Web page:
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ECOFIN COUNCIL: PARIS MUST CUT DEFICIT BY AT LEAST 0.5% OF GDP BY 2004.

The anticipated clash between France and its Euro-zone partners finally failed to materialise. Spain and the Netherlands were notably keen to demand that France cut its structural deficit by 0.5% from 2003. Ultimately, the Eurogroup compromise text only requires France to ensure "a bigger deficit cut in 2003 than that envisaged". This formula was only rejected by the Netherlands, and later, within the EcoFin Council, by Denmark. "France has the right and the responsibility to spread its budgetary efforts between 2003 and 2004 to cut its deficit below the threshold of 3% of GDP", said Mr Christodoulakis. The Council recommendation also requires France to "limit debt growth in 2003". However, in this case too, the text does not set any limits. France's Economic Affairs and Finance Minister Francis Mer suggested that all the Member States "have recognised the efforts we have made". He also stipulated that following pledges by France "there is no reason for policy to be dictated to it".

The Netherlands has attached a declaration to the Council minutes pointing out that the Eurogroup meeting in October 2002 stipulated that Member States having failed to achieve a situation close to balance or in surplus were required to cut their structural deficit by at least 0.5% from 2003. Later, according to the text, the Eurogroup agreed that countries running excessive deficits should make an effort above 0.5%. "This agreement was confirmed by the March 2003 European Council", according to Dutch Finance Minister Gerrit Zalm. The Netherlands also recalls that on the launch of the early warning procedure in respect of France in January, the EcoFin Council asked France to cut its structural deficit by 0.5% in 2003. The situation in France has since deteriorated. Mr Zalm also drew attention to the efforts made by Portugal (a 1.5% cut in the structural deficit in a year) and Germany (1% deficit cut in 2003). Given this state of affairs, the Netherlands denounces the "more lenient treatment" of France, a fact that justifies its decision to vote down the Commission's draft recommendation. Mr Mer indicated that with just a few exceptions, the attitude of the majority of Member States had been "friendly". He implicitly criticised the Dutch position by indicating that whilst the treatment of France may appear more lenient than that of Germany and Portugal, it was necessary to take account of the deterioration of the economic situation.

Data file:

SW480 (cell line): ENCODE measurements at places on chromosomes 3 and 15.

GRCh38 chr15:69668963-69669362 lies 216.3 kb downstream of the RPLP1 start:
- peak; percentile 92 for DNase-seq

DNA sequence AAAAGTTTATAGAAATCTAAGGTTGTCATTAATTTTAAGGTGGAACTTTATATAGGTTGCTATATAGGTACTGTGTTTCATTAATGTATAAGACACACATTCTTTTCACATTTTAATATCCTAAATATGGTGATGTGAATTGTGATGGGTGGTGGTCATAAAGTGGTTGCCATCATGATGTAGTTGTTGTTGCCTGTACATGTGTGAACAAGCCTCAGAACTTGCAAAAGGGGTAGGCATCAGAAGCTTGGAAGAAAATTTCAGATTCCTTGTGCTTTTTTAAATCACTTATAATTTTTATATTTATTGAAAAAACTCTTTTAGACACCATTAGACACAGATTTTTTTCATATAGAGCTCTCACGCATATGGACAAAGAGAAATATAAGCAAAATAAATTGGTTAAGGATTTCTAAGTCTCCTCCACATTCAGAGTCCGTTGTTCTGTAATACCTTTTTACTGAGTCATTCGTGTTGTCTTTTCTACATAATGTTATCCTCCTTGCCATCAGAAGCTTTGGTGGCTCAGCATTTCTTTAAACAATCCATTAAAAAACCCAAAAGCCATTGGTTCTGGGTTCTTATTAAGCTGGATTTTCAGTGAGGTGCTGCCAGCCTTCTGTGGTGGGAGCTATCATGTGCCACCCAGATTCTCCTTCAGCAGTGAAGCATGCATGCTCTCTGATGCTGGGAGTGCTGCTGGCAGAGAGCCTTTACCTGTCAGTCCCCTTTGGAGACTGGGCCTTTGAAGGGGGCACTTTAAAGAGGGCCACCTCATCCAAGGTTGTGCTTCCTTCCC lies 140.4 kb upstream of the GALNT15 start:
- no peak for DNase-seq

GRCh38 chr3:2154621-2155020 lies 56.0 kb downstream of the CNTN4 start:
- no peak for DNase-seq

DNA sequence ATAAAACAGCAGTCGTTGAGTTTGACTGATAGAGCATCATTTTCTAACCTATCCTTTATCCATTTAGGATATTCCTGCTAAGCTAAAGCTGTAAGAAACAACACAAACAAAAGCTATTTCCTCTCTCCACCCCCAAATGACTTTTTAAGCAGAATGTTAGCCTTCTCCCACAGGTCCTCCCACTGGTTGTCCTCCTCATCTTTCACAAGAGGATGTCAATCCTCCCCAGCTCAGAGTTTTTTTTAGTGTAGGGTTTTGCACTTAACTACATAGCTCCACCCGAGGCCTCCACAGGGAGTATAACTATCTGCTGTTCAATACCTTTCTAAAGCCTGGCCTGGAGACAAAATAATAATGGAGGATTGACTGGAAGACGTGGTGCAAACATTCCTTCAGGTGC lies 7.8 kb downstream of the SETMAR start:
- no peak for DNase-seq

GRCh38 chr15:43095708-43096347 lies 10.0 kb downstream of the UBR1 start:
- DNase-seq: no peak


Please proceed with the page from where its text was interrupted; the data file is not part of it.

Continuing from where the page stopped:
The recommendation includes four specific points:

- the French authorities must remedy the country's excessive deficit as soon as possible and by 2004 at the latest;

- they should achieve a "significantly" more important reduction in the structural deficit than initially anticipated;

- they should implement measures to cut the structural deficit by 0.5% or more, to guarantee that the deficit is reduced below 3% of GDP in 2004 at the latest;

- France must restrict the increase in the public debt ratio in 2003.

The Council also took note of commitments by France to pursue budgetary consolidation after 2004 through a reduction in the structural deficit of at least 0.5% of GDP per year, in order to reach a situation close to balance or in surplus in the medium term. The Council also took note of undertakings by France to guarantee strict control over spending in 2003. Finally, Ministers welcomed France's pledge to introduce pension reforms to guarantee the sustainability of public finances in the long term.

Broad Economic Policy Guidelines.

The EcoFin Council also voted unanimously to adopt Broad Economic Policy Guidelines (BEPGs) for the period 2003-2005. Among political priorities, these BEPGs notably identify growth in Europe, the introduction of labour market reforms to guarantee more jobs, reform of pension systems and healthcare.
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Publication:European Report
Geographic Code:4EUFR
Date:Jun 4, 2003
Words:615
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